On the basis of what back-to-back testing was possible on the international press launch, the X4 M is all but indistinguishable to drive from the X3 M. As you may have already read, that means a strong, super-flexible straight six, a usefully configurable four-wheel drive system and impressively taut, precise and even slightly throttle-adjustable handling are all strong selling points. Meanwhile, a noisy, fidgety ride over rougher roads, a shortage of the dynamic versatility you get from rival fast SUVs and a certain reservedness of character compared with some opponents are there to be seized upon by critics.
The interior of the X4 M remains inviting, luxurious and decently practical, even though it’s not quite as spacious as the X3 M. Adults can sit comfortably in the back row provided they’re no taller than 6ft, and long-distance touring comfort is good thanks to sports seats that are discreetly supportive but still soft and easy to berth in and out of. In that respect, the car certainly offers better occupant space than the Porsche Macan and a very similar amount to the Mercedes-AMG GLC Coupé.
Like the X3 M, the X4 M has BMW’s last-generation iDrive multimedia system and digital instruments, the latter being more readable than the newer set-up you’ll find in the new 3 Series. BMW’s palette of materials, meanwhile, includes a two-tone orange-on-grey-leather option that's smart and would look like it belonged in any modern M car.
The new-generation engine seems more akin to a laser scalpel than the lump-hammer you’ll find in some rivals, but it seldom fails to make the X4 M a fast car, either on road or track. It doesn’t gush with vocal charisma like an AMG V8 or Alfa Romeo V6, but it has plenty to be going on with. It feels very responsive under your foot and about as smooth, flexible and linear in its power delivery as any turbocharged engine of its kind.
It’s an engine to be admired in gear, under load and in use, in other words, at both middling and high revs, rather than when burbling away at a halt or cracking affectedly on the overrun. And you interact with it through an eight-speed torque converter automatic gearbox that’s good enough to seem like an improvement on BMW M’s old seven-speed dual-clutch unit in almost every way that matters.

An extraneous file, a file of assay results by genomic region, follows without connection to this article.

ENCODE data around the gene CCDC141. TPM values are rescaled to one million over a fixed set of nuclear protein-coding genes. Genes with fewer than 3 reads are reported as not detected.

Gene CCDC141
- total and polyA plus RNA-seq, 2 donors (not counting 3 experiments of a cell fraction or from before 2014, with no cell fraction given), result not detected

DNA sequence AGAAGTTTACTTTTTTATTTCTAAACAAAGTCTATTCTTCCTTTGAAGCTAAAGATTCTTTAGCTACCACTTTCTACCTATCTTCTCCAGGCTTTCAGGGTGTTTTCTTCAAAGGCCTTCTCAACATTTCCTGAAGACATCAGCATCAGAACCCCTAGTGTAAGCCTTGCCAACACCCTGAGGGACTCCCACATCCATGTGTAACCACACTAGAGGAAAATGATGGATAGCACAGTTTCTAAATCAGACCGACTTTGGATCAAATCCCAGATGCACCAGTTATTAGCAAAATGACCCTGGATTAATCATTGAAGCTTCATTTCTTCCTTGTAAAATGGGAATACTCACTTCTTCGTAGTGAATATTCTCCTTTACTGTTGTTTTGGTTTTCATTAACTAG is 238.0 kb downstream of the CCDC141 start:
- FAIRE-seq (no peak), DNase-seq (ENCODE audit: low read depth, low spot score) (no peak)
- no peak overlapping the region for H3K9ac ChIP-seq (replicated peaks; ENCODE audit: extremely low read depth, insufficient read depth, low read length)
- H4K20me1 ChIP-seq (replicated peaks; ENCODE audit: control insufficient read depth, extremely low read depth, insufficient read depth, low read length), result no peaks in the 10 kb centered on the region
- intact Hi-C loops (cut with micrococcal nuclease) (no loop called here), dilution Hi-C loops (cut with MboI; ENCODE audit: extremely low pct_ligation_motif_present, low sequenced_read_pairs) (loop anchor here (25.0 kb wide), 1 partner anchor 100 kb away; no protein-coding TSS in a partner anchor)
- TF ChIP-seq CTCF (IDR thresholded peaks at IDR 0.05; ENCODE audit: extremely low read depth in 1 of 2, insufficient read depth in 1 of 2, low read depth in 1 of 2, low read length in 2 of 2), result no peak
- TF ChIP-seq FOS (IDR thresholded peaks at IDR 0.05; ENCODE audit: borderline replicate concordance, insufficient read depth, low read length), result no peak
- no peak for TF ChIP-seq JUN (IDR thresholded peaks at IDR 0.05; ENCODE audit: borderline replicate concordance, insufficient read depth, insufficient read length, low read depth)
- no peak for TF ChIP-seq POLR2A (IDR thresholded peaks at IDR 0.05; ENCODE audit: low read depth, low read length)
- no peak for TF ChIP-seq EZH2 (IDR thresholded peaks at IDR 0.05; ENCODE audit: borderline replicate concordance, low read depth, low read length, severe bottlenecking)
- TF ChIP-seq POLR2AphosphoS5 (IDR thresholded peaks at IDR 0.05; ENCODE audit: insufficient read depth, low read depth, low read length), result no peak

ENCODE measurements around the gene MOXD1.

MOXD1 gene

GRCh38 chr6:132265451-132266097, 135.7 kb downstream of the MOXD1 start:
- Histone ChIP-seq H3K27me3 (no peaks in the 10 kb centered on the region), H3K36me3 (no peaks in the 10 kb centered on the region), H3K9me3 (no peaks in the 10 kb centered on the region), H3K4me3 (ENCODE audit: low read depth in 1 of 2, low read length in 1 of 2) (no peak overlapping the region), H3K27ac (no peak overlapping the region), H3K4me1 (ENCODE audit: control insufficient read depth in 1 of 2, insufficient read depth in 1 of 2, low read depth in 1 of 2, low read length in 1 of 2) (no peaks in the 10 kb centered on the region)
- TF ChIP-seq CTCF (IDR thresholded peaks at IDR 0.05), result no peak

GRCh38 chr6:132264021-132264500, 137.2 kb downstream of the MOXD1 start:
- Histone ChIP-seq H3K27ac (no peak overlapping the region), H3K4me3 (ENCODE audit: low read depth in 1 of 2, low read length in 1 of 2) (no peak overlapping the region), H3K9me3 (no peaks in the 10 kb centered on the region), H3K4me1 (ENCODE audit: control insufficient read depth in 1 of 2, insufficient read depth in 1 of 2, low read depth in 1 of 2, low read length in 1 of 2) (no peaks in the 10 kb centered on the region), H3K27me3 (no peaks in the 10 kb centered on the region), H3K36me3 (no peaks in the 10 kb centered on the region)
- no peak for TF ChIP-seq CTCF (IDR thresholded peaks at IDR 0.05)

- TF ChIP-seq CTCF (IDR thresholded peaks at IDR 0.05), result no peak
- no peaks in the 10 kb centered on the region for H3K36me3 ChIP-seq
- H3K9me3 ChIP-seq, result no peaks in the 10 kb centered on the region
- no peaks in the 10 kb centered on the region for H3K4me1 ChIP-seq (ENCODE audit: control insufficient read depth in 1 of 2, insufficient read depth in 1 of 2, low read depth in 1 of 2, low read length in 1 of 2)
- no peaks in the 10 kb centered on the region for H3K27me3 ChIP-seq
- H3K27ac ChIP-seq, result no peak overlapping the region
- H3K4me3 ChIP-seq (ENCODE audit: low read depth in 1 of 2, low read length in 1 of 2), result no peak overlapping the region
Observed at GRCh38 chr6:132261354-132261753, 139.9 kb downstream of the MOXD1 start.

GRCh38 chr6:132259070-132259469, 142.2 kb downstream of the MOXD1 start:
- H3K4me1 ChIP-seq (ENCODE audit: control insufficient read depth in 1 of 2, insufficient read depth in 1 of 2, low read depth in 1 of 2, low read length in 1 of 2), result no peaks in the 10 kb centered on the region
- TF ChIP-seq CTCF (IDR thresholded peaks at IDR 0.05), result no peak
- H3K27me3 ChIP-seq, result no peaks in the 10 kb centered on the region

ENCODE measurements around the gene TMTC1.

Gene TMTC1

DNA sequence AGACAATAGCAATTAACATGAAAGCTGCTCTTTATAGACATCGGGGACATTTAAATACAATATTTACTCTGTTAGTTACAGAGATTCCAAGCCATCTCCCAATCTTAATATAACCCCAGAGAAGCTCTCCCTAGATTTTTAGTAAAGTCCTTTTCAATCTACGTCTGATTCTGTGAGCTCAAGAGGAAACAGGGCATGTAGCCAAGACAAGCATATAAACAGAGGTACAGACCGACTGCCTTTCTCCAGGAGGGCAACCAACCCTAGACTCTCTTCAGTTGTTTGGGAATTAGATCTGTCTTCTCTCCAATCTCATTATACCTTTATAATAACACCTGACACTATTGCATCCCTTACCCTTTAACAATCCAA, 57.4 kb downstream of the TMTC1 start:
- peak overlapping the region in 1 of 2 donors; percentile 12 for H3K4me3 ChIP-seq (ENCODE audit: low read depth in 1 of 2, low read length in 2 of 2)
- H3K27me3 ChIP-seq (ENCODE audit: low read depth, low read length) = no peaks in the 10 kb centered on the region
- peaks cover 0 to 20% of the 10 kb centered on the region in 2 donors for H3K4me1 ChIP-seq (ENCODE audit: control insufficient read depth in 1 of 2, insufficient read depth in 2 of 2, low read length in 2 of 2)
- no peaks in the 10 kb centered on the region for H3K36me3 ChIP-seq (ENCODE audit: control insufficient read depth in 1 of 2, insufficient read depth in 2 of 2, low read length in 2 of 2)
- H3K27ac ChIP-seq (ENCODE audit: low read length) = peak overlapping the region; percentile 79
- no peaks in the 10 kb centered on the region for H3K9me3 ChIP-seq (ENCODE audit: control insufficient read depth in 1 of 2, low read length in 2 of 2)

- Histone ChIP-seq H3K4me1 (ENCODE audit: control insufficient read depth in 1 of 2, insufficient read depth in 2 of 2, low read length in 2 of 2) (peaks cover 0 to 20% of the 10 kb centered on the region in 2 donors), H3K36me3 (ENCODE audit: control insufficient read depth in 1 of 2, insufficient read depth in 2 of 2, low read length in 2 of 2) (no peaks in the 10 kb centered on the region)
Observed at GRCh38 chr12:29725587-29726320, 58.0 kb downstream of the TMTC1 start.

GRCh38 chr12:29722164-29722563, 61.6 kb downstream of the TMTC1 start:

The X4 M's ride and handling can be tailored and adapted a little bit using the familiar mode selector buttons for steering, adaptive damping and engine calibration – although not as widely or as effectively, it must be said, as some fast SUVs allow. If you're anything like us, you’ll spend most of the miles with the suspension and steering dialed down and the powertrain dialed up. That’s because the ride is a bit short, tetchy and given to thumping even with the dampers in Comfort mode, while the variable-ratio steering picks up a bit too much weight and pace in its more aggressive settings to feel either fluent or intuitive.
The X4 M doesn’t quite have the sense of compactness and agility necessary to make it easy to thread quickly down a narrow country road, but it flows well enough along smoother, wider ones and feels flat, taut and controlled in its bigger body movements, with an assured and commanding level of grip.
To drive it to the limit of grip on a circuit is to take it to a place that most owners almost certainly won’t, but when you do, you’ll discover that the car’s body control survives well. It only begins to run out of composure under extremes of lateral load and in its firmer damping modes, when it can begin to hop on its outside rear wheel and feel slightly untidy and unforgiving if you seek to adjust the car's attitude.